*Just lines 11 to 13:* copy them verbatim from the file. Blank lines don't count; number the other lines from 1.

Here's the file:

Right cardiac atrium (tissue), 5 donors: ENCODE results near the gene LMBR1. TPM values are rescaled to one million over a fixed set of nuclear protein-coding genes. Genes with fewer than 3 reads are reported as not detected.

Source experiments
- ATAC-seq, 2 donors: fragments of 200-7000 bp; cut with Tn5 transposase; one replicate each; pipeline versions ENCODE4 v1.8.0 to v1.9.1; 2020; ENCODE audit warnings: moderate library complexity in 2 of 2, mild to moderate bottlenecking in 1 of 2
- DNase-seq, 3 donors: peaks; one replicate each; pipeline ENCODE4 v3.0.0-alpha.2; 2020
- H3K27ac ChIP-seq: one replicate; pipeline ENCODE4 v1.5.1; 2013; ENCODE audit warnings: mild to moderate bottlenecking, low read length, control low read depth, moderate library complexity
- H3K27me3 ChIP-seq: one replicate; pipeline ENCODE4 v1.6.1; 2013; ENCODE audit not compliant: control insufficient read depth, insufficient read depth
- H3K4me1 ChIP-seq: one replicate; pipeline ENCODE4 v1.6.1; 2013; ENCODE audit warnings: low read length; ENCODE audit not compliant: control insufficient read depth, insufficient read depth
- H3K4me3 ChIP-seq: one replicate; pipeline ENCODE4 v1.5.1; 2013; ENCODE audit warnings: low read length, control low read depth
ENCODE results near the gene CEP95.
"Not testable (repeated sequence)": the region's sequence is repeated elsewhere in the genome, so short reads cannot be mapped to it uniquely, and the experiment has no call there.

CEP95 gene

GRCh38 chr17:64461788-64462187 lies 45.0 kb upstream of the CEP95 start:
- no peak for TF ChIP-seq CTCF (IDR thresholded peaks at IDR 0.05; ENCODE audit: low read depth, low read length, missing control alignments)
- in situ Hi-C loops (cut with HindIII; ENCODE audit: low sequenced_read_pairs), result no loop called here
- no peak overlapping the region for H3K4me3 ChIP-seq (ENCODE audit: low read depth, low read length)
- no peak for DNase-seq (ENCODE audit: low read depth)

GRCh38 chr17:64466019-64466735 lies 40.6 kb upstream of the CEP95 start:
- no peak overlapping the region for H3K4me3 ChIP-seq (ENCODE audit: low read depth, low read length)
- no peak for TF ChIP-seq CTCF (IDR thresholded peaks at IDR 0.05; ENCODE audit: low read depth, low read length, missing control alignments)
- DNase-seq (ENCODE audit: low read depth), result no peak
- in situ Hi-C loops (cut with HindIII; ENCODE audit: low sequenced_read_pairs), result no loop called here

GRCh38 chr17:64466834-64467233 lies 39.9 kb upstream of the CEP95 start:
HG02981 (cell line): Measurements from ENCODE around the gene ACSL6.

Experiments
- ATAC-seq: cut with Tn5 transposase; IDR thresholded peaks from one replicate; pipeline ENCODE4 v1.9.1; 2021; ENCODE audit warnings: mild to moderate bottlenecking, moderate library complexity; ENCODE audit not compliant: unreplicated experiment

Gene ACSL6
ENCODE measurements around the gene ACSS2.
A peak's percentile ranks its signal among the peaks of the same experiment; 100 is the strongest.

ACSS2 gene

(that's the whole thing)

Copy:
CEP95 gene

GRCh38 chr17:64461788-64462187 lies 45.0 kb upstream of the CEP95 start:
- no peak for TF ChIP-seq CTCF (IDR thresholded peaks at IDR 0.05; ENCODE audit: low read depth, low read length, missing control alignments)